.. and guess what, it’s not an iPhone!
I recently switched to a Nokia E71 and have decided that this is the best phone I have used to date. I actually made a conscious decision and chose this phone after evaluating it and the iPhone. Probably one of my favorite features is the keypad, with a full, albeit small, qwerty keyboard. Also, running the Symbian Operating System, many 3rd party applications are available.
It will be interesting to see in a few years how the Google Android phone operating system stacks up, but for now, I’m sticking with this phone.
What difference does it make to you as a customer of Rochen?
Well, for one thing, I can be even more connected. I’m able to receive email the moment it arrives, continue to interact with our staff while out and about via our internal IM (instant messaging) network oh, and in emergencies it even accepts phone calls.
It has inbuilt GPS which I use in conjunction with Google Maps at times.
Did you know?
- If any services fail on any of our servers our remote monitoring system sends all staff an SMS.
- All our staff interact with our servers using a secure method. Sometimes this is via https other times using SSH keys.
- All staff can access their email while away from their desk in case of emergencies or just to monitor the helpdesk.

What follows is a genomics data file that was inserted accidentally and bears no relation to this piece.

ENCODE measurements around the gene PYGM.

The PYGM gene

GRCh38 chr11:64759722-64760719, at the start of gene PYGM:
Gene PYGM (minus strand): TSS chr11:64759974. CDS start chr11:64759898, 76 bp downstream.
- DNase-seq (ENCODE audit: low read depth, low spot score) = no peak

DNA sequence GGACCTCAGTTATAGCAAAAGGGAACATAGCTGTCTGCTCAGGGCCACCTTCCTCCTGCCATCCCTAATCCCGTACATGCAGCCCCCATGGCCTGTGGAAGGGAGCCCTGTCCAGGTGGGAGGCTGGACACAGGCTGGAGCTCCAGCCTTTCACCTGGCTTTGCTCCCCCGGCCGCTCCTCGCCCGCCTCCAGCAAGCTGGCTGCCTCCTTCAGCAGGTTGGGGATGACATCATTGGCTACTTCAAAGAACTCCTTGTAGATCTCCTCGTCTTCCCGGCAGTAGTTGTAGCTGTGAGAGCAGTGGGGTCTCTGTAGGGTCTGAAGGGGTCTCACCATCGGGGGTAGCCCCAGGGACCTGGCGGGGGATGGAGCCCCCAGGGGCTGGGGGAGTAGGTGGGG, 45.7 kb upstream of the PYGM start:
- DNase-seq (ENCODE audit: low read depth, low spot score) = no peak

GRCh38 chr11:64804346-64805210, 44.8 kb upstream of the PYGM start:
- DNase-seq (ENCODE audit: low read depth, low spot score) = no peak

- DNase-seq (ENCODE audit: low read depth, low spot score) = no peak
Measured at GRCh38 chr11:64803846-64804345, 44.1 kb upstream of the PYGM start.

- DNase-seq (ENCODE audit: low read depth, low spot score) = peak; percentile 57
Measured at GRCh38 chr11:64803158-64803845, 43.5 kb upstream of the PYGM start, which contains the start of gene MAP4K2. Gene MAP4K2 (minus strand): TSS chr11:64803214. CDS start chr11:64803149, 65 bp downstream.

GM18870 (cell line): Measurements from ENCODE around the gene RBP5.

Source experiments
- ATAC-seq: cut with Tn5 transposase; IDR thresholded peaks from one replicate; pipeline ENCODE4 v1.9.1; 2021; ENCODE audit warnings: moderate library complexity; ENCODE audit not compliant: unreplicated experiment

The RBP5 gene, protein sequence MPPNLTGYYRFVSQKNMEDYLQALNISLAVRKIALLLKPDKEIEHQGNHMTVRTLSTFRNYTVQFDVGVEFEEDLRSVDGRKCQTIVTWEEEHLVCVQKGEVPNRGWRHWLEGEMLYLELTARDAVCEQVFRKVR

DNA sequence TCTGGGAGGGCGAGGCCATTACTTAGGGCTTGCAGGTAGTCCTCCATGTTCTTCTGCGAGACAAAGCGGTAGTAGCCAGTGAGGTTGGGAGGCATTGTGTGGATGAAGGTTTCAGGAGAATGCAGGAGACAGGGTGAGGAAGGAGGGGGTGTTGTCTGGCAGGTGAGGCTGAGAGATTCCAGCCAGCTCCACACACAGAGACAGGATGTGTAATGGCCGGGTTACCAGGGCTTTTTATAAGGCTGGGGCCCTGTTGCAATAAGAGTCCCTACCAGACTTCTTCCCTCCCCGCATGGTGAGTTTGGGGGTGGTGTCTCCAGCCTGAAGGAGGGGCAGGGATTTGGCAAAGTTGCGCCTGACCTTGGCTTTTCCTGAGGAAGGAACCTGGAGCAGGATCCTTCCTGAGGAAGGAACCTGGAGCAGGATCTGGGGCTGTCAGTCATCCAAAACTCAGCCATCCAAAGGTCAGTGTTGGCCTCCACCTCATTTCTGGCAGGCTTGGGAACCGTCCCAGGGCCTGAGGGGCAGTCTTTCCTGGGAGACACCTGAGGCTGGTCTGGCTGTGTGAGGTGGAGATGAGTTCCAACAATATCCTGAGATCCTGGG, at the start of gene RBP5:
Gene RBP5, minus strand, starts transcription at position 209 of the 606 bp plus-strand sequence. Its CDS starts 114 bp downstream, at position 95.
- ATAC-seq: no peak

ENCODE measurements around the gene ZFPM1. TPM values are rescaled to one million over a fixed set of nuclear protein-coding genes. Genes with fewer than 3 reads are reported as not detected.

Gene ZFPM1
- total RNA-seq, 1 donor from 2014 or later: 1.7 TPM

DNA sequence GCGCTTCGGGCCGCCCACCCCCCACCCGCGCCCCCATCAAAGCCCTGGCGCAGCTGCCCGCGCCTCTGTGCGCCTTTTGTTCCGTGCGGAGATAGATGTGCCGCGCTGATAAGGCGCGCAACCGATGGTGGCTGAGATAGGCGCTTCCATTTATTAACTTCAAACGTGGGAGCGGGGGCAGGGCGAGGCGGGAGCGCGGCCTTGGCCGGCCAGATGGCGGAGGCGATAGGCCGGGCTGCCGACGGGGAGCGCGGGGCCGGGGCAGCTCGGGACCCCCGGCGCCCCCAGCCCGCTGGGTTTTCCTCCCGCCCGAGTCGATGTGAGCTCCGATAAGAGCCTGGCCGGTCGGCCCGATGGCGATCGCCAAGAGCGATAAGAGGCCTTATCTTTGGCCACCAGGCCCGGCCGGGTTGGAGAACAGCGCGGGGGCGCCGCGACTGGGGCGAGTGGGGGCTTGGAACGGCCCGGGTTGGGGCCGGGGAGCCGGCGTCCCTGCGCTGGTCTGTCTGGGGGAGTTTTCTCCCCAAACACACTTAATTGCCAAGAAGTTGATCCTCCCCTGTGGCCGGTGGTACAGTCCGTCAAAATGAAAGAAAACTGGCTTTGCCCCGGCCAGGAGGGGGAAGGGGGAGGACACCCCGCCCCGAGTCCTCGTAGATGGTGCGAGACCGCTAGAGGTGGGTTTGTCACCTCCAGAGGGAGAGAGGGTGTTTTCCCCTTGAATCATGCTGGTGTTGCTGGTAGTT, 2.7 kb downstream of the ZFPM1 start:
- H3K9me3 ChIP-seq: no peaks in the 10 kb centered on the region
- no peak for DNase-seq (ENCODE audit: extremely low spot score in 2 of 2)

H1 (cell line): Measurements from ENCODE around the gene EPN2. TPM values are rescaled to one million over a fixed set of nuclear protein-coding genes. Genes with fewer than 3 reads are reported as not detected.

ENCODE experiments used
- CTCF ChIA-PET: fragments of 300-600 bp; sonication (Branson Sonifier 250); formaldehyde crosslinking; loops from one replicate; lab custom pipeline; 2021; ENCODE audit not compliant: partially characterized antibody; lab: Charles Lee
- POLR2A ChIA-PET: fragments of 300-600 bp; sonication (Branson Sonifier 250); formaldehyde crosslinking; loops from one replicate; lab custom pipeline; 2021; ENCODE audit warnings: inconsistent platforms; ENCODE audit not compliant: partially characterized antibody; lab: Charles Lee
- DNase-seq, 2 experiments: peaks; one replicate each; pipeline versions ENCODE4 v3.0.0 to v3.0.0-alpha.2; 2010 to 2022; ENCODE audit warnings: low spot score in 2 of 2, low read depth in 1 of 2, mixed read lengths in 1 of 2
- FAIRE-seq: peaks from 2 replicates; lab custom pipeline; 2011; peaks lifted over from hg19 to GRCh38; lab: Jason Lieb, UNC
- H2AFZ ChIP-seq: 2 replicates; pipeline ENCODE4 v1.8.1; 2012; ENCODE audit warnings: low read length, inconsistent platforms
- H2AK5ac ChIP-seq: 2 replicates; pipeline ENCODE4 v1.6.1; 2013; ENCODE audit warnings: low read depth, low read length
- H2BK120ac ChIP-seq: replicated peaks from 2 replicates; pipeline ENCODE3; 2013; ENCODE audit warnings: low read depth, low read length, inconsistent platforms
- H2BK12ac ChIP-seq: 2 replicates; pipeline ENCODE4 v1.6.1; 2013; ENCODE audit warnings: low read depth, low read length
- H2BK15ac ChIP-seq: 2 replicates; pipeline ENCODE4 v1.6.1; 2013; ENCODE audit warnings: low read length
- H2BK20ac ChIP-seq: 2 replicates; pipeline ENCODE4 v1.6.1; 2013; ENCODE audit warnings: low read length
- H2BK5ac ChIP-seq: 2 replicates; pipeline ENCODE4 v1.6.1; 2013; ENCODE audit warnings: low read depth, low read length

- It’s not uncommon on any given day for all our staff to have a few conversations together. So despite our geographical location, we’re working together as one team to support you.
I also carry with me an Asus Eee PC in case I need to handle anything more important that can’t be handled via my phone. It runs a Linux based operating system which is both familiar to me, but also efficient on a small machine like this. I have the small 7″ Eee PC.
Technology really has come a long way, and it enables us to continue to provide the high level of service our customers has all become accustomed to.
What kinds of technologies help you to be able to continue to support your own customers?
– Brad Baker
Brad Baker has been a member of the Rochen team since early 2003 and is a founding core-team member of the Joomla! Open Source Project. He also blogs here.